Propensity score matching is a well known method of estimating treatments effects with observational data where the treatment is binary and it is assumed there is no selection on unobservables. To recall: one has data on individuals who have been treated. One would like to form a control who are otherwise identical (on average) but who were not treated.
One could match on characteristics but if the dimension of the X's is high that gets very difficult. It turns out that, due to a famous result of Rosenbaum & Rubin, given a key assumption, matching on the probability of being treated (the propensity) is equivalent.
So the norm is to model this probability with say a logit or probit, estimate the predicted probability and form your control group. There are several ways of doing this.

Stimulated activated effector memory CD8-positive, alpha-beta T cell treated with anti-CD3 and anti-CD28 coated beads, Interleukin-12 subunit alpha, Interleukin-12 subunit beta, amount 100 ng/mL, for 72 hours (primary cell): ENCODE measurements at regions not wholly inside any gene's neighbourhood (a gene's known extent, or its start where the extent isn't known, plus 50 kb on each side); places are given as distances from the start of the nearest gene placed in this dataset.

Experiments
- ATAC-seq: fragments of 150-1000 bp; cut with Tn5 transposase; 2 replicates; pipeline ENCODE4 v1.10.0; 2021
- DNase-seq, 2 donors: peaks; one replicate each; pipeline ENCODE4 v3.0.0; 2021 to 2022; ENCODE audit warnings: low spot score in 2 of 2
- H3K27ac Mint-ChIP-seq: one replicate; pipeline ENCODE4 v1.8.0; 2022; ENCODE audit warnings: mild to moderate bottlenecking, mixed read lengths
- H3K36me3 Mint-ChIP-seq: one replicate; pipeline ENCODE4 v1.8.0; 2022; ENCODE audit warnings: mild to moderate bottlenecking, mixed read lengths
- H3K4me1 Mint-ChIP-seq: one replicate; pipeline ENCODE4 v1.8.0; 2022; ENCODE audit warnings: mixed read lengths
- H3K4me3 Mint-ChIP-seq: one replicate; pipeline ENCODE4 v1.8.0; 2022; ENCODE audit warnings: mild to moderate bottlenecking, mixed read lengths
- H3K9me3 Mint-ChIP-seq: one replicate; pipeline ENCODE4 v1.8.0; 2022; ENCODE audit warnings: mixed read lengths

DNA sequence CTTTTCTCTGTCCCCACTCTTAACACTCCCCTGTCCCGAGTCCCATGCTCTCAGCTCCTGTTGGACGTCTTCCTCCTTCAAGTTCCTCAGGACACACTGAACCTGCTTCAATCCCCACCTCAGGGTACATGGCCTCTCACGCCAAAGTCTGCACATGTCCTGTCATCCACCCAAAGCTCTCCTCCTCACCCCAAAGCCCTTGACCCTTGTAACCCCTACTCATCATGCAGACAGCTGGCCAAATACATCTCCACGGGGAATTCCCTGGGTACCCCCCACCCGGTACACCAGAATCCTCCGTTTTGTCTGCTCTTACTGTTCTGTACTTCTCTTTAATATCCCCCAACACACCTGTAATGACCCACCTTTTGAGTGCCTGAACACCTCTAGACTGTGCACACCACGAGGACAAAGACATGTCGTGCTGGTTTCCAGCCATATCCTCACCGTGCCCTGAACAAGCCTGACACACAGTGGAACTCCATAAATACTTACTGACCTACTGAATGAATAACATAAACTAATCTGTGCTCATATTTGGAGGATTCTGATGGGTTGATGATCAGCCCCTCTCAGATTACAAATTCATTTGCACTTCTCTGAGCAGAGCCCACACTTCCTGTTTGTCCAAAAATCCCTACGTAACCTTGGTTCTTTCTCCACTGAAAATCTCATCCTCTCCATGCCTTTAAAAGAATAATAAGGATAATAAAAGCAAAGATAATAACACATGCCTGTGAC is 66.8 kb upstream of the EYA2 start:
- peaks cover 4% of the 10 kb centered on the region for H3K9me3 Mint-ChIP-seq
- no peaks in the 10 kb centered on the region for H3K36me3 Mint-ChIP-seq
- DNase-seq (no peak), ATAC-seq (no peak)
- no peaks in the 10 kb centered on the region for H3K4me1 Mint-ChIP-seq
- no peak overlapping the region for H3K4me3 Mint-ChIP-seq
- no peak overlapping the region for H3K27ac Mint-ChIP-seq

So what if you used a linear probability model instead? Well it turns out that, like speaking prose, you may have been doing this all along without realizing it. In a recent paper P. Kline shows that such a procedure is equivalent to our old friend the Oaxaca-Blinder estimator well known to de-composers. Aside from being easy to do it has several other nice features like being unbiased in finite samples and ensuring exact covariate balance between the two groups in circumstances where it is not guaranteed by other estimators.
For a nice introduction to matching methods see Conniffe et al.